Health Information Management


HIM-HIPAA Insider, March 17, 2013

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Q. I work at a teaching hospital affiliated with one of the nation's top universities and medical schools.

Our emergency department staff forgot to return a patient's insurance card and mailed it to the patient via regular first-class mail without notifying her that they were doing so. A few days later, the patient was traveling when she discovered that the insurance card was missing. She called our emergency department and was told the card had been mailed to her home address.

The patient said she understands that mistakes happen occasionally, but that she was far more upset by our failure to contact her and ask her preference for ­returning the card than by our initial failure to return it while she was at the hospital. The patient said that had we called her, she would have come to the hospital to retrieve it and that she would have done so promptly because of her imminent travel plans.

Did we do the right thing by sending the ­insurance card via regular first-class mail without calling the ­patient first? Should we have sent it via certified mail or in some other manner that required a signature confirming receipt?

Also, should our privacy policy address situations like this?

A. This amounts to a violation of patient preference versus a violation of the privacy or security of the patient's information. There is no regulatory requirement to contact the patient before sending back a left-behind insurance card. First-class mail is protected by federal mail tampering laws, so intercepting and ­fraudulently using another individual's insurance card would amount to a criminal act.

There is no need to change your privacy policy in an effort to comply with state or federal law. HIPAA represents the privacy and security floor-you need to at least comply with HIPAA. You may implement more stringent privacy practices if you wish, and this could include a procedure that requires a call to the patient before sending that left-behind insurance card back. Implementing such a procedure would probably lead to a happier patient, but it's not legally required.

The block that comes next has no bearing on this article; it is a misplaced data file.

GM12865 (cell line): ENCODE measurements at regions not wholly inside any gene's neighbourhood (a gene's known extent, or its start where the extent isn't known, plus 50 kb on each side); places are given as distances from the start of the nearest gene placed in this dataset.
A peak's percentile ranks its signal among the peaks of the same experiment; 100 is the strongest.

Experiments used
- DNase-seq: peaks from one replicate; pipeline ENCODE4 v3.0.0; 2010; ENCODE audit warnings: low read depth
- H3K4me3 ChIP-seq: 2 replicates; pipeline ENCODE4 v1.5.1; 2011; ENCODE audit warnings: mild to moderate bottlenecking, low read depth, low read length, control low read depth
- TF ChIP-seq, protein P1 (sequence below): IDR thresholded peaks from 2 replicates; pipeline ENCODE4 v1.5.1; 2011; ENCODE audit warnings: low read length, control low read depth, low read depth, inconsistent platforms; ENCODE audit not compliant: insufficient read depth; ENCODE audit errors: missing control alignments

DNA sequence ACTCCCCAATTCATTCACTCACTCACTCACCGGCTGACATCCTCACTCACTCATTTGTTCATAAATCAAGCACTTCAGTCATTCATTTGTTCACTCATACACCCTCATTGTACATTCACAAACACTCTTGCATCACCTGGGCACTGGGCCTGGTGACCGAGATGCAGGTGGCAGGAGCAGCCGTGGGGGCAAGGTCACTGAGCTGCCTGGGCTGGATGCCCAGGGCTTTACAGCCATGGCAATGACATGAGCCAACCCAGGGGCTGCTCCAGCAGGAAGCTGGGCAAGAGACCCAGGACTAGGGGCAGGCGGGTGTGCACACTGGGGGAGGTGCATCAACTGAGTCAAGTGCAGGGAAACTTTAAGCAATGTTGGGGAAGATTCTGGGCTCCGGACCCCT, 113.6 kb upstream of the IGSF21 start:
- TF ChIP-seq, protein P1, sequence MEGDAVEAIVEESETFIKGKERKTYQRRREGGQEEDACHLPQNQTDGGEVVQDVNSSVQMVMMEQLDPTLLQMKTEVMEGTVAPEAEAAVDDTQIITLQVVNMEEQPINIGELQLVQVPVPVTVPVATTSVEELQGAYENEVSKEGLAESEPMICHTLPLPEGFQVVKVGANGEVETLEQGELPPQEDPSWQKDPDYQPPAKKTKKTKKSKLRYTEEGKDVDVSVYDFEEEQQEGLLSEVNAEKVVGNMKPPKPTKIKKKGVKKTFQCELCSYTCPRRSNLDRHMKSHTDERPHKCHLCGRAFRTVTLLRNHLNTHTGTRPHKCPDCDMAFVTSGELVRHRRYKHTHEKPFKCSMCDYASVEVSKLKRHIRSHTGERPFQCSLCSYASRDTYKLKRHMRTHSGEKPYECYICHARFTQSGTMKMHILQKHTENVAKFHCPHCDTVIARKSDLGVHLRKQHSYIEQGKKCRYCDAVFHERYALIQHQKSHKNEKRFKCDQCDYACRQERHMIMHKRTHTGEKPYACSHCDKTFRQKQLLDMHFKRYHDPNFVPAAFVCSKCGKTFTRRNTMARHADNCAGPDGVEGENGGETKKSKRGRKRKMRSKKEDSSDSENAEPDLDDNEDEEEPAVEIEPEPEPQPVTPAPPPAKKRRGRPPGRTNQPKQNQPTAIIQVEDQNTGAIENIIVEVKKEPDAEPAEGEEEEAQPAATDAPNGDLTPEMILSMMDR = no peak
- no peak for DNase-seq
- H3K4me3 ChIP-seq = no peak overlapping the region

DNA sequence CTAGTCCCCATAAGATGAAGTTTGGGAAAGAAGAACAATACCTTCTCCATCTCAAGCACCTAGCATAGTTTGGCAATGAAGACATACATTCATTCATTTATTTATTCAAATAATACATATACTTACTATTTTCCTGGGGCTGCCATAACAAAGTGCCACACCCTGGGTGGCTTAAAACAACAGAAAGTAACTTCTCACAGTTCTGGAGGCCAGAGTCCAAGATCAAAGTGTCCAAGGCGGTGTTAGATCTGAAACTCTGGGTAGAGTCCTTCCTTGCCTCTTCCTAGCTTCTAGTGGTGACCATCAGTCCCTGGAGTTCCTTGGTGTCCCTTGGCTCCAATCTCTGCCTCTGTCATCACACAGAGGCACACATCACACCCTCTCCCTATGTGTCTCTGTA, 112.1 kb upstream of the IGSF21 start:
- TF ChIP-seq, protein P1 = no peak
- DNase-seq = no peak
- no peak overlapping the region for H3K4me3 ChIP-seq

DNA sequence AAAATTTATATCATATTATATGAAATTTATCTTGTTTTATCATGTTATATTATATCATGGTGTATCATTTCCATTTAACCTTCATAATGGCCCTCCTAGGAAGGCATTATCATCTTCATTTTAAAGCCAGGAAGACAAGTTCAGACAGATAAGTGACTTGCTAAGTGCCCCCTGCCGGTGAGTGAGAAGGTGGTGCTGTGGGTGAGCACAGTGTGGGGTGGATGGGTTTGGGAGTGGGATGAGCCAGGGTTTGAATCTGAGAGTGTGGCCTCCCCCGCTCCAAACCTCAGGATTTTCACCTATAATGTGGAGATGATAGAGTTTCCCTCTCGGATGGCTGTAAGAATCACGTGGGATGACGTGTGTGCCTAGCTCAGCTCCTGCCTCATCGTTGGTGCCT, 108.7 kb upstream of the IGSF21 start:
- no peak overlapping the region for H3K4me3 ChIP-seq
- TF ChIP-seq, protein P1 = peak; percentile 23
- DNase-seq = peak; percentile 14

Q. Two patients with very similar names see the same primary care provider in our office. They are sisters-in-law whose names are Michele A. Smith and Michelle B. Smith.

Staff members often retrieve the wrong files for these patients, who become aware of the mistake when the physician asks Michele or Michelle a question that doesn't pertain to her but does pertain to her sister-in-law (e.g., a question about diabetes). The ­sisters-in-law have a friendly relationship and seem to be familiar with each other's health issues.

This has occurred more than once and with both ­patients. Do these recurring situations violate HIPAA?

A. Incidental disclosures of PHI do not ­represent a HIPAA Privacy Rule violation. On the ­other hand, repeatedly disclosing one patient's PHI to ­another patient would likely be seen as a violation. A better way to look at it is this: What would be the consequences of an ongoing mix-up if it involved two ­patients who did not know each other? It is important to implement controls to reasonably ensure Michele and Michelle's medical records are not mixed up.

Have a HIPAA question of your own? Please send your question to Editor James Carroll. (Editor's note: Due to the large volume of questions we receive, we are not able to answer all inquiries).

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